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Natallie Robello

Column-editor : Robert D. Kersey

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Jennifer A. Stone

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Linda M. Gazzillo and David A. Middlemas

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Katherine L. Helly, Katherine A. Bain, Phillip A. Gribble and Matthew C. Hoch

Clinical Scenario: Patients with chronic ankle instability (CAI) demonstrate deficits in both sensory and motor function, which can be objectively evaluated through static postural control testing. One intervention that has been suggested to improve somatosensation and, in turn, static postural control is plantar massage. Clinical Question: Does plantar massage improve static postural control during single-limb stance in patients with CAI relative to baseline? Summary of Key Findings: A search was performed for articles exploring the effect of plantar massage on static postural control in individuals with CAI. Three articles were included in this critically appraised topic including 1 randomized controlled trial and 2 crossover studies. All studies supported the use of plantar massage to improve static postural control in patients with CAI. Clinical Bottom Line: There is currently good-quality and consistent evidence that supports the use of plantar massage as an intervention that targets the somatosensory system to improve static postural control in patients with CAI. Future research should focus on incorporating plantar massage as a treatment intervention during long-term rehabilitation protocols for individuals with CAI. Strength of Recommendation: In agreement with the Center of Evidence-Based Medicine, the consistent results from 2 crossover studies and 1 randomized controlled trial designate that there is level B evidence due to consistent, moderate- to high-quality evidence.

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Zachary K. Winkelmann, Ethan J. Roberts and Kenneth E. Games

-rich blood to the hamstring in this study may have resulted in the significant increase in PSLR. Previous research on massage identified that the mechanism of this intervention promotes oxygen delivery. 34 The methods of DOT mimic that of therapeutic massage without the external pressure from the clinician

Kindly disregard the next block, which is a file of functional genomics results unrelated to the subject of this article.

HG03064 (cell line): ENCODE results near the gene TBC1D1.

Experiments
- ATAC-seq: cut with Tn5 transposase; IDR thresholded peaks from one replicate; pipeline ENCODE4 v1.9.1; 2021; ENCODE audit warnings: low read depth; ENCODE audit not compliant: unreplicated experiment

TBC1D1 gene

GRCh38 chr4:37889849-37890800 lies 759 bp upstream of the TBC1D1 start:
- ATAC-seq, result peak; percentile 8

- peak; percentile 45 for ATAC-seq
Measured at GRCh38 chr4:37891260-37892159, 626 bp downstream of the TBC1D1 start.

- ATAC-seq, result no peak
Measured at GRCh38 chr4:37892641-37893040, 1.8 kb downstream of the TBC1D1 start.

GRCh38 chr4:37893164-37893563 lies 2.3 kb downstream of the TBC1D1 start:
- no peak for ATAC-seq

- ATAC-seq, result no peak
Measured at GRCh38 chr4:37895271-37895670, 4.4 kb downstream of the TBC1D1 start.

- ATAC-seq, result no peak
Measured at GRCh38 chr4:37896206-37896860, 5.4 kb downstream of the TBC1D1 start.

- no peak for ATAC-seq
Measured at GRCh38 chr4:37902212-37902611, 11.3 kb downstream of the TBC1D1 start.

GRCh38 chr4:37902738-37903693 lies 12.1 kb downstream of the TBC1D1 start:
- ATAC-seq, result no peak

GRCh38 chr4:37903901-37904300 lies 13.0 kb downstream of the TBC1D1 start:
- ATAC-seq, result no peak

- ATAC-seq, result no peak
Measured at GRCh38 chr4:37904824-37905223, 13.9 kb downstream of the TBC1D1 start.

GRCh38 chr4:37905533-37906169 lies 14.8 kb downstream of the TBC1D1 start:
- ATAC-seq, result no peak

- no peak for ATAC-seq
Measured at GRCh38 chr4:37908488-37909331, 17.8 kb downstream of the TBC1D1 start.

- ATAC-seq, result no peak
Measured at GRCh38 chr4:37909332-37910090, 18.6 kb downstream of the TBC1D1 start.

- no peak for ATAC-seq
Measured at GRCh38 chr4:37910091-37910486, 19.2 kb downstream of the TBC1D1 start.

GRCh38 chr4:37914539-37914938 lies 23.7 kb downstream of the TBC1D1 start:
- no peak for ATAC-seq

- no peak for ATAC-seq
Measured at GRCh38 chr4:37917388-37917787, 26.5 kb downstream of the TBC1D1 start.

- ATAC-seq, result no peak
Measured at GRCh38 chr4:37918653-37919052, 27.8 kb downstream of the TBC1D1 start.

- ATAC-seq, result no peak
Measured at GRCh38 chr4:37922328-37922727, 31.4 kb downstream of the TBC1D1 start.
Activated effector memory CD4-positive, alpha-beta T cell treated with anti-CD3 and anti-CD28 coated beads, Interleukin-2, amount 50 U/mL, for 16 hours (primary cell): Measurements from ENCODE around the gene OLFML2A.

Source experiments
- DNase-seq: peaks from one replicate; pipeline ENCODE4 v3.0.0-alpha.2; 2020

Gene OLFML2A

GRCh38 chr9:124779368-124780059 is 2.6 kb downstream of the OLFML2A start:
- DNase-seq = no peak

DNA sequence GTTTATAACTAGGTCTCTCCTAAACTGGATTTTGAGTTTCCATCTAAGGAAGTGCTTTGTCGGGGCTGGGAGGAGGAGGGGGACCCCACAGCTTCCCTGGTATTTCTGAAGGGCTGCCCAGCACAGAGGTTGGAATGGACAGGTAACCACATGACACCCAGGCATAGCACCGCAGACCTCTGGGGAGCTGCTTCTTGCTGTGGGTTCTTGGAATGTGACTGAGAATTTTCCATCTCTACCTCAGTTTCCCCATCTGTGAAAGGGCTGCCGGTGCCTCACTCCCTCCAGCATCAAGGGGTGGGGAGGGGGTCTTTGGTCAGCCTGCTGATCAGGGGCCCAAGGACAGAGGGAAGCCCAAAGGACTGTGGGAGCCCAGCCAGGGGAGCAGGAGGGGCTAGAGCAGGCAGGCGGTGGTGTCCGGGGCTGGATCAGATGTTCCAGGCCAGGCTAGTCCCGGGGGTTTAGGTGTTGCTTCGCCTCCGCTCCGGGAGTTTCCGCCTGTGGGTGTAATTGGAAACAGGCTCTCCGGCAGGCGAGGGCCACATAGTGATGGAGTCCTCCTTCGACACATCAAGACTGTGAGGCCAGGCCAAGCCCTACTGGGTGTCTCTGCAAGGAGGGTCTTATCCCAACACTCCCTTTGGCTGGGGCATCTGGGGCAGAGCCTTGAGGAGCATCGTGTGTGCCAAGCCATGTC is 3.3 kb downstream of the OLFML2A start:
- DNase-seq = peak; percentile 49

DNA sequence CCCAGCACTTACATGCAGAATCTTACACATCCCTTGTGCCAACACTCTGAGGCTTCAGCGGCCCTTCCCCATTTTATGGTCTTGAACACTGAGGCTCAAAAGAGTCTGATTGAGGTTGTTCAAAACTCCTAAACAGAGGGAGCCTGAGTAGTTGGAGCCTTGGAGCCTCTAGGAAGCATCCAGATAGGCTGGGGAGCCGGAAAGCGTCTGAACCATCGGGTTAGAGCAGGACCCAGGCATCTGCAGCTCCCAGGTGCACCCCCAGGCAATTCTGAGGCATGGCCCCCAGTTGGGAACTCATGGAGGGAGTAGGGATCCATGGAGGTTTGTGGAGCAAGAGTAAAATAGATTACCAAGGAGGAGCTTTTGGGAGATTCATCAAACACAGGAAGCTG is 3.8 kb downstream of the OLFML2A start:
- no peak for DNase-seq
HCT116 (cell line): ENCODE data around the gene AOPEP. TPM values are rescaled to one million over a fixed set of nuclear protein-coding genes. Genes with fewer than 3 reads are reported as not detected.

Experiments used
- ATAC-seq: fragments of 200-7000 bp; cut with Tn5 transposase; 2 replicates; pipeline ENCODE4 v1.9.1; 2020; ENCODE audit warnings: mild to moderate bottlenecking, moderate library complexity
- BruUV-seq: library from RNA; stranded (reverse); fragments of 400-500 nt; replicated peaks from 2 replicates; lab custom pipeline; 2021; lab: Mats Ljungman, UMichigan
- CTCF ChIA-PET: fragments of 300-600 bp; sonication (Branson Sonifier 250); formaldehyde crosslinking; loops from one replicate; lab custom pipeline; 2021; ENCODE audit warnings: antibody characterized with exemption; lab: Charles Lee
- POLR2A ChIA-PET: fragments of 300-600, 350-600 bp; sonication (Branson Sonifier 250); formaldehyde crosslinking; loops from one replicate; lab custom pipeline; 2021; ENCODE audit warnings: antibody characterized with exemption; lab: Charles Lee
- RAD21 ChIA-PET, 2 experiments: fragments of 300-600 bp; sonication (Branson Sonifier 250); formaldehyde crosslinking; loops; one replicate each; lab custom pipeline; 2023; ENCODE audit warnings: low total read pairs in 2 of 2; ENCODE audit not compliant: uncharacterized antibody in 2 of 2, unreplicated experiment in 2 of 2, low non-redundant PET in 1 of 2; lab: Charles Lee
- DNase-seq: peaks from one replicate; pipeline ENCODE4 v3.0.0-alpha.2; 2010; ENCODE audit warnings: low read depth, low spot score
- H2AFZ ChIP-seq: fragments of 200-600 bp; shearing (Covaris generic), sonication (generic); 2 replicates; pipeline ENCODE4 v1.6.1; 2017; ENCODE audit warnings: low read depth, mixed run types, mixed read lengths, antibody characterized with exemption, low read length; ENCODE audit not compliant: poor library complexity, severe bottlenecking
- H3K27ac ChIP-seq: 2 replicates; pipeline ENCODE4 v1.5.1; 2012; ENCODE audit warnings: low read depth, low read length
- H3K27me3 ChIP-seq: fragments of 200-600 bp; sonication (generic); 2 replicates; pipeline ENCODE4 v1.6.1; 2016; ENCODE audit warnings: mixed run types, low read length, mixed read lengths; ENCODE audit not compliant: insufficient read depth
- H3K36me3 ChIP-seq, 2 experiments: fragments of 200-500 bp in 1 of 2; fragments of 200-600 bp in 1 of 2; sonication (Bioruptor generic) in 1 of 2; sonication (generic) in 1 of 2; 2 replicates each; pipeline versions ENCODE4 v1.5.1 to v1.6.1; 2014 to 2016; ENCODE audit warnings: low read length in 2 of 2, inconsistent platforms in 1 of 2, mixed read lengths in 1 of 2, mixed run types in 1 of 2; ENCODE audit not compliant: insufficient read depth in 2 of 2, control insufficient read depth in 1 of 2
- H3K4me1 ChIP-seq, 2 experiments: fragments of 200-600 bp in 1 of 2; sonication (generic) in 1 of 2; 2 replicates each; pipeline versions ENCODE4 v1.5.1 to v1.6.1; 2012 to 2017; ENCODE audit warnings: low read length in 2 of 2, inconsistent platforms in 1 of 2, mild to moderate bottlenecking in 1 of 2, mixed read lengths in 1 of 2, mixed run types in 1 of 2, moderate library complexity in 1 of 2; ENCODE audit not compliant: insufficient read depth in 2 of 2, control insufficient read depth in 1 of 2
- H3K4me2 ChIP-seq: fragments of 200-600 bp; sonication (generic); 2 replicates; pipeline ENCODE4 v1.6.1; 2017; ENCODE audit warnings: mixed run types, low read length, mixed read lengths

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6 6 3 3 Guest Editorial Quality of Life in Athletic Training: A Look Forward Luzita Vela MS, AT 5 2001 6 6 3 3 4 4 4 4 10.1123/att.6.3.4 Research Therapeutic Massage Techniques for Three Common Injuries Linda M. Gazzillo EdD, ATC, LMT David A. Middlemas EdD, ATC, CMT 5 2001 6 6 3 3 5 5 9 9 10

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and Rehabilitation The Rationale for Therapeutic Massage Jennifer A. Stone MS, ATC 7 1999 4 4 4 4 26 26 26 26 10.1123/att.4.4.26 Continuing Education Assessment Advances in Shoulder Injury Care Neil Curtis EdD, ATC 7 1999 4 4 4 4 32 32 33 33 10.1123/att.4.4.32 Back to Basics The Rehab Tree, a

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10.1123/att.12.3.19 At Education Developing Computer Simulations for Student Assessment Malissa Martin EdD, ATC, CSCS Jolene M. Henning EdD, LAT, ATC Michelle Lesperance MS, LAT, ATC Jane D. Harris PhD 5 2007 12 12 3 3 23 23 26 26 10.1123/att.12.3.23 Book Reviews Therapeutic Massage Robert D

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Kayla E. Boehm, Blaine C. Long, Mitchell T. Millar and Kevin C. Miller

68% of clinicians indicated they would use KTT in their practice if they felt it provided a psychological benefit. A treatment may still be useful clinically even if the literature refutes its physiological benefits. This is supported by investigations on the use of therapeutic massage. 32 When

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Sara J. Golec and Alison R. Valier

, better function, and fewer days missed from work. 9 Further, there is a lack of high quality, consistent evidence regarding the effectiveness of therapeutic ultrasound, electrical stimulation, thermotherapy, therapeutic massage, mechanical traction and EMG biofeedback on outcomes for patients with low